As visitors find themselves along this small outcropping of land that juts out into the Pacific, the air becomes heavy with humidity, scented with thick vegetation and alive with the call of birds and monkeys, making it suddenly apparent that this is the tropics. The reason to come here is the stunning Parque Nacional Manual Antonio, one of the most picturesque bits of tropical coast in Costa Rica. If you get bored of cooing at the baby monkeys that scurry in the canopy and scanning for birds and sloths, the turquoise waves and perfect sand provides endless entertainment. However, there's no pretending that Manuel Antonio is anyone's secret – despite being the smallest of Costa Rica's national parks, it is also one of the most popular. Little Quepos, the once sleepy fishing and banana village on the park's perimeter, has rapidly ballooned with this tourism-based economy (although it is admirably clinging to its roots despite ongoing socioeconomic transformation), and the road leading from Quepos to the park is overdeveloped. However, the rainforested hills sweeping down to the sea and the blissful beaches make the park a stunning destination worthy of the tourist hype.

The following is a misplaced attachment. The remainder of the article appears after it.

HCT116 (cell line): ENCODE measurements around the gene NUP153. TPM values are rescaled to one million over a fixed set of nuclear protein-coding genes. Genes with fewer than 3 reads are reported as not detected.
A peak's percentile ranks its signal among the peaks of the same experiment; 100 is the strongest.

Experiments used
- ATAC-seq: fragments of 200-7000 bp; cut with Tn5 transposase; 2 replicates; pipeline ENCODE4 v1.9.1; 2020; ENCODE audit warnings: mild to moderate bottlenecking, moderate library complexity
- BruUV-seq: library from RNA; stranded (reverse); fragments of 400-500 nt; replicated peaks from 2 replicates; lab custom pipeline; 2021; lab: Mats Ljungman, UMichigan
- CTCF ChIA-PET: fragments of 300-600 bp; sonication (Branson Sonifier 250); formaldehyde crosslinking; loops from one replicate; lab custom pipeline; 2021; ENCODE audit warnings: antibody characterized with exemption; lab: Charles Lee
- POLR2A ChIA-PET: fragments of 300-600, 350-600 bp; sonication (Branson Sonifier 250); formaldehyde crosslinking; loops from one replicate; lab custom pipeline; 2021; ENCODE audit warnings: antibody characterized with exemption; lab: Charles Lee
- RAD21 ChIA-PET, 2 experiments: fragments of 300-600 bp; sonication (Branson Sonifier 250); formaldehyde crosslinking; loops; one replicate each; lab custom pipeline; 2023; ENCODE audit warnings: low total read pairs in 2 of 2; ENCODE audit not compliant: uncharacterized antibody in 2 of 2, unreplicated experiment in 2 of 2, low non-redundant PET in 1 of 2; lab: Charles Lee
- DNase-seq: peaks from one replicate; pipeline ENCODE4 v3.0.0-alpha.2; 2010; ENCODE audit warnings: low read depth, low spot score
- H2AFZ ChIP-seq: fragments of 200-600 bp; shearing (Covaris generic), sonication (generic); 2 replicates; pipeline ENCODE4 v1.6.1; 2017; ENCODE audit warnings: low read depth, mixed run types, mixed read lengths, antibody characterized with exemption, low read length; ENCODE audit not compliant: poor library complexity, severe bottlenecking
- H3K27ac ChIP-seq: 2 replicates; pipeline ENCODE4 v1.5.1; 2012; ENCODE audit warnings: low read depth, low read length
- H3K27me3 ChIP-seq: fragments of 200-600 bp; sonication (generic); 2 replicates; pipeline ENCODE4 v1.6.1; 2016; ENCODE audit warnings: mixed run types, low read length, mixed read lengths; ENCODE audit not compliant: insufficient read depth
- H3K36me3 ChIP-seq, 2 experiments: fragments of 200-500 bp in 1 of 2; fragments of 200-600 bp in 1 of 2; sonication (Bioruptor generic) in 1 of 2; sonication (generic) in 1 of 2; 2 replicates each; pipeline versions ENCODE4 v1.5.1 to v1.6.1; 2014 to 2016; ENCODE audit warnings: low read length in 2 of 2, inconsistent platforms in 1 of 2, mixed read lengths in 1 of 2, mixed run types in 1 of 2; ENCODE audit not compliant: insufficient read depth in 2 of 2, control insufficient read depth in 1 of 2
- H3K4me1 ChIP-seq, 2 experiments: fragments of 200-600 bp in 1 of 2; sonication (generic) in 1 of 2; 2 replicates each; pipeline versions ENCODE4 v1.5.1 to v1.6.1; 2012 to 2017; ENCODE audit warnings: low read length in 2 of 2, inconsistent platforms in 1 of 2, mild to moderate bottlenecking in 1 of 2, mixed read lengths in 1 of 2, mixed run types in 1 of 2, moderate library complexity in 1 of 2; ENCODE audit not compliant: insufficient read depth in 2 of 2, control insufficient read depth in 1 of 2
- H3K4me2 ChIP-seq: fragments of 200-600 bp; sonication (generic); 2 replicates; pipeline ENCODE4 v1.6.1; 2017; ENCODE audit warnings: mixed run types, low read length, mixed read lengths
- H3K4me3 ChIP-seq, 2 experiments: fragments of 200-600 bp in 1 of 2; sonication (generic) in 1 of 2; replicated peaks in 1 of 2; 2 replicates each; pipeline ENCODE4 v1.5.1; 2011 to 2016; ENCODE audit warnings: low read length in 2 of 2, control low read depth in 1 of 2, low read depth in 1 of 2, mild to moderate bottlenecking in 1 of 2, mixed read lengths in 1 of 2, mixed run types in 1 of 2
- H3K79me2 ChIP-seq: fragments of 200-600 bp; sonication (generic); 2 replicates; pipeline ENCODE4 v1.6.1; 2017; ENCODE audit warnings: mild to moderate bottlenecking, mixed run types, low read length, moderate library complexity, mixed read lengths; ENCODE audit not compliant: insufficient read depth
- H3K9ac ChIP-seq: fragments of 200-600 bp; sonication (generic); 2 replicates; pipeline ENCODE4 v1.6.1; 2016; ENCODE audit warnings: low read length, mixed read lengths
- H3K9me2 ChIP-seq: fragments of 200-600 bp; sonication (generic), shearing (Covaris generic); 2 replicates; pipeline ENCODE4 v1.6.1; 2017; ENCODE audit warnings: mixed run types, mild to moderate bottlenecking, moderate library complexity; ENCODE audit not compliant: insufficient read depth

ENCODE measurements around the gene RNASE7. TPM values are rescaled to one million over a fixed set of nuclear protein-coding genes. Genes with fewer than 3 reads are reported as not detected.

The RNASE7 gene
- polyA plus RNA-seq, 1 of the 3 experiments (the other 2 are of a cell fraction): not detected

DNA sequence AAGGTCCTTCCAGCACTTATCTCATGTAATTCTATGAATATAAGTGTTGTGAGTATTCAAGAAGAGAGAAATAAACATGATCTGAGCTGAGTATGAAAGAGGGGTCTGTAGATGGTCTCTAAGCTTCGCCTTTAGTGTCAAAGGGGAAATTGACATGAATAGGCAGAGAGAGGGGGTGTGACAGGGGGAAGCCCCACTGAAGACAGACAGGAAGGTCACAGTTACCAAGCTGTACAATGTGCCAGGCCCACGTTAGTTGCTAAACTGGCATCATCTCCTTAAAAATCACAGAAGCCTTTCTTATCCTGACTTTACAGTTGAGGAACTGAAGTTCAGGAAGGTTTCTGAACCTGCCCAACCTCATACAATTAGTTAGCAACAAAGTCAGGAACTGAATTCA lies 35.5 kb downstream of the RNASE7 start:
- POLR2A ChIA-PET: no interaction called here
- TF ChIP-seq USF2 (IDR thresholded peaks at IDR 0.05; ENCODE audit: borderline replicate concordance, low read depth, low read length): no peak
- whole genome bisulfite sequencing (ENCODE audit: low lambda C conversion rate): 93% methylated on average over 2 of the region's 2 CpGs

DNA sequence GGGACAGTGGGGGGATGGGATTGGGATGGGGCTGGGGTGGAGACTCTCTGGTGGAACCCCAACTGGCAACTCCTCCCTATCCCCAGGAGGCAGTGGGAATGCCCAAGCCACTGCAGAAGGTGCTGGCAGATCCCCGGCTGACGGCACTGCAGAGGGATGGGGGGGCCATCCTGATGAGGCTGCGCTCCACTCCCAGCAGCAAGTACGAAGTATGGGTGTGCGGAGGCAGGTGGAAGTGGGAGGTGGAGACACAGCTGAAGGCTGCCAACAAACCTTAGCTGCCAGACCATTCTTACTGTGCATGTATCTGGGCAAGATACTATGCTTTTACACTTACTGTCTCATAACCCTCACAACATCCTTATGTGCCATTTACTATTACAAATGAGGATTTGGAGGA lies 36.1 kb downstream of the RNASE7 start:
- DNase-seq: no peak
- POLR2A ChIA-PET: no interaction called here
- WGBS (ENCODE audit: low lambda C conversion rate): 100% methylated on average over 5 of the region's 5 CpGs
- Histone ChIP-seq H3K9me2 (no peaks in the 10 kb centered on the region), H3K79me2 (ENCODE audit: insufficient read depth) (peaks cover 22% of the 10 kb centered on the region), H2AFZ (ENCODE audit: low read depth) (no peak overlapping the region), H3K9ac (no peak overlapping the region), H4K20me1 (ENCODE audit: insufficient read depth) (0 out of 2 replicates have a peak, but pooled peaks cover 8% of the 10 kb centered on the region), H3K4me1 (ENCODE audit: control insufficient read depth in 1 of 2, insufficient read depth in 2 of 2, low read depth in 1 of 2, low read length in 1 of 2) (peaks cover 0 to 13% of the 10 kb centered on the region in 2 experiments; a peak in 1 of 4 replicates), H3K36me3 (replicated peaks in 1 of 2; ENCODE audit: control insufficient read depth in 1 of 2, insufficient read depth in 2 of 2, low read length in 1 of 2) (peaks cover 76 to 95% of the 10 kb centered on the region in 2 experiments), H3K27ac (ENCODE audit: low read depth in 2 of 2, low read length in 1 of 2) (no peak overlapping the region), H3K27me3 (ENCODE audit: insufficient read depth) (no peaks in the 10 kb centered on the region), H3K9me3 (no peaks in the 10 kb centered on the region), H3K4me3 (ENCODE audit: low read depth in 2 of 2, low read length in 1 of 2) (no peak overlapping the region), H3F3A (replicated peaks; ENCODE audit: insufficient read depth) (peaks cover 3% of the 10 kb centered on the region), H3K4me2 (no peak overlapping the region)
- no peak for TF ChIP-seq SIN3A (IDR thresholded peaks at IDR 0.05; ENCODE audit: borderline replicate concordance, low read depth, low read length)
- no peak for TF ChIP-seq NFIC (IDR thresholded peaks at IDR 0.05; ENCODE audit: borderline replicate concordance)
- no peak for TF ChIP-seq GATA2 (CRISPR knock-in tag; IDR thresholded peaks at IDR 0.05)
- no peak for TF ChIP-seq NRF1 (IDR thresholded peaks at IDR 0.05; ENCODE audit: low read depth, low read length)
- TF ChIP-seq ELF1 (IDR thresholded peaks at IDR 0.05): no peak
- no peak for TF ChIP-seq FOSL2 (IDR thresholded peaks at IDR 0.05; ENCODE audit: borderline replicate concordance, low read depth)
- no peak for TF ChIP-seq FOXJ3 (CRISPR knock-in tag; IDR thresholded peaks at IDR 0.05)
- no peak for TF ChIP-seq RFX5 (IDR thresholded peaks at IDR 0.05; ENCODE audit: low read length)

Note that, for purposes of clarity, we've divided our coverage into four sections: Quepos proper (the area's only proper small city), the road from Quepos to Manuel Antonio, the tiny Manuel Antonio Village and the national park itself.

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